A bipartisan group of 44 U.S. representatives from Texas, Oklahoma, Louisiana and Arkansas wants the Department of Energy (DOE) to expedite approval of applications to export liquefied natural gas (LNG), according to a letter sent to U.S. Energy Secretary Steven Chu last Tuesday.
Burgeoning production from the nation's shale plays has made it vital that the country find an outlet for surplus natural gas, the lawmakers said in their letter. "Building the energy infrastructure necessary to allow market-based exports of liquefied natural gas will not only add stability to the energy production cycle in our region, it will allow our area to quickly adapt to the new dynamics of gas production and marketing."
While they are aware that DOE has begun reviewing and issuing LNG export licenses and is studying the potential impacts of LNG exports, "the process does not seem to have a set timeline for decisions or a sense of urgency," said the letter. "In our collective view, it is time to bring a renewed sense of urgency to the approval process...We strongly support your department taking coherent and timely action to move this process forward."
The letter was signed by 34 Republicans and 10 Democrats with a majority of them (28) representing districts in Texas.
"The promise and challenge of this surplus of natural gas is that it has resulted in extremely low prices for natural gas in our country," said Rep. Gene Green (D-TX). "While this is great for our manufacturing sector, the price has dropped so low that many producers no longer find it economically viable to produce the resource, which could eventually raise the price of natural gas for our manufacturing sector. The approval of strategically located LNG facilities would provide the market opportunities to reincentivize this production while ensuring a stable price and supply for feedstock."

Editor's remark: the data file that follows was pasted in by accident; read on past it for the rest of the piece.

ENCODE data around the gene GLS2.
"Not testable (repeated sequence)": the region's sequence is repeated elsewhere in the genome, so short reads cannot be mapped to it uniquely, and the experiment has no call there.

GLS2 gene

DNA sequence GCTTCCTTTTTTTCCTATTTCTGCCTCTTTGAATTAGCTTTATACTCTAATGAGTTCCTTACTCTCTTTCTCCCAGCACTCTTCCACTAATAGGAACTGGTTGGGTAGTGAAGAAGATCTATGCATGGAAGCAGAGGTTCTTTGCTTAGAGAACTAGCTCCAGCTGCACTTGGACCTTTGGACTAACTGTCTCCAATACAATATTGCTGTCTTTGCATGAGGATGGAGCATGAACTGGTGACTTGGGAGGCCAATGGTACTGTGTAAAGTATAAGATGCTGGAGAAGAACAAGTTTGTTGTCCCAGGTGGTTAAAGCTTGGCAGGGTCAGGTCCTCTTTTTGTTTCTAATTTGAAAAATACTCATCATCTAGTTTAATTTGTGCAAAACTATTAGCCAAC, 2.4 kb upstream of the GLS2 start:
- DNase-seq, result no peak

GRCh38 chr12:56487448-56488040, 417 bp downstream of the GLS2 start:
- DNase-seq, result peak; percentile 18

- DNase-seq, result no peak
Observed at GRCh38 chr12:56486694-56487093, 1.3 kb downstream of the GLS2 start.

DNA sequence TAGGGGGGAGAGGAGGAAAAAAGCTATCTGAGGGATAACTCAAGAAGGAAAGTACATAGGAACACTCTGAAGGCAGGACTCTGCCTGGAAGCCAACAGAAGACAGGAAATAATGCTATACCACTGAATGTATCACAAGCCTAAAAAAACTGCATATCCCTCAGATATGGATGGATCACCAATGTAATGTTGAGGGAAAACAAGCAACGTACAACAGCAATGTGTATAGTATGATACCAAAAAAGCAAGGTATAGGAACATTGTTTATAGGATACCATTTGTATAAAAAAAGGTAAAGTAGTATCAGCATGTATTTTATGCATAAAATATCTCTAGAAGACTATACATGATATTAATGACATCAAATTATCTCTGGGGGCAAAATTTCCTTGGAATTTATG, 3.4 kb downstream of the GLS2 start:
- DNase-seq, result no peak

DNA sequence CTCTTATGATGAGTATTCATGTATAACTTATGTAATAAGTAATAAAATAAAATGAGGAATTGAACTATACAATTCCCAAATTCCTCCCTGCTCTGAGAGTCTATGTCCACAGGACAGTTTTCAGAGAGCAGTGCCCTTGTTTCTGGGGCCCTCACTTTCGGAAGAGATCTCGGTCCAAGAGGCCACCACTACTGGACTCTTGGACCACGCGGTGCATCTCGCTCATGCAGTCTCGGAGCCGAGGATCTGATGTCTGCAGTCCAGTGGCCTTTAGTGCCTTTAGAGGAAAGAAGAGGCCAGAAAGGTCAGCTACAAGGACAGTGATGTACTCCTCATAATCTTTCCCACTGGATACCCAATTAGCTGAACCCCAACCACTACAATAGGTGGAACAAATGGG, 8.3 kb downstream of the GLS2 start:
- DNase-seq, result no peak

The current federal permitting process "stands in the way of energy companies distributing their products in a timely manner," said Rep. James Lankford (R-OK). "Without the ability to market to international customers, this could have a severe impact on production in our region."
An Obama administration official recently said the export of LNG to other nations "makes sense" and strongly hinted that additional export permits would eventually be issued by DOE. Heather Zichal, deputy assistant to the president for energy and climate change, told attendees at the American Gas Association's Natural Gas Roundtable in June that the impact study would be completed this summer "and will pave the way for future decisions [on LNG exports] from the administration. I think some amount of LNG exports certainly makes sense from our perspective, and I think you will see policies to follow that."
Zichal later clarified that she didn't know which of the six to eight LNG export applications pending before DOE would be approved, but believes some of them will be granted.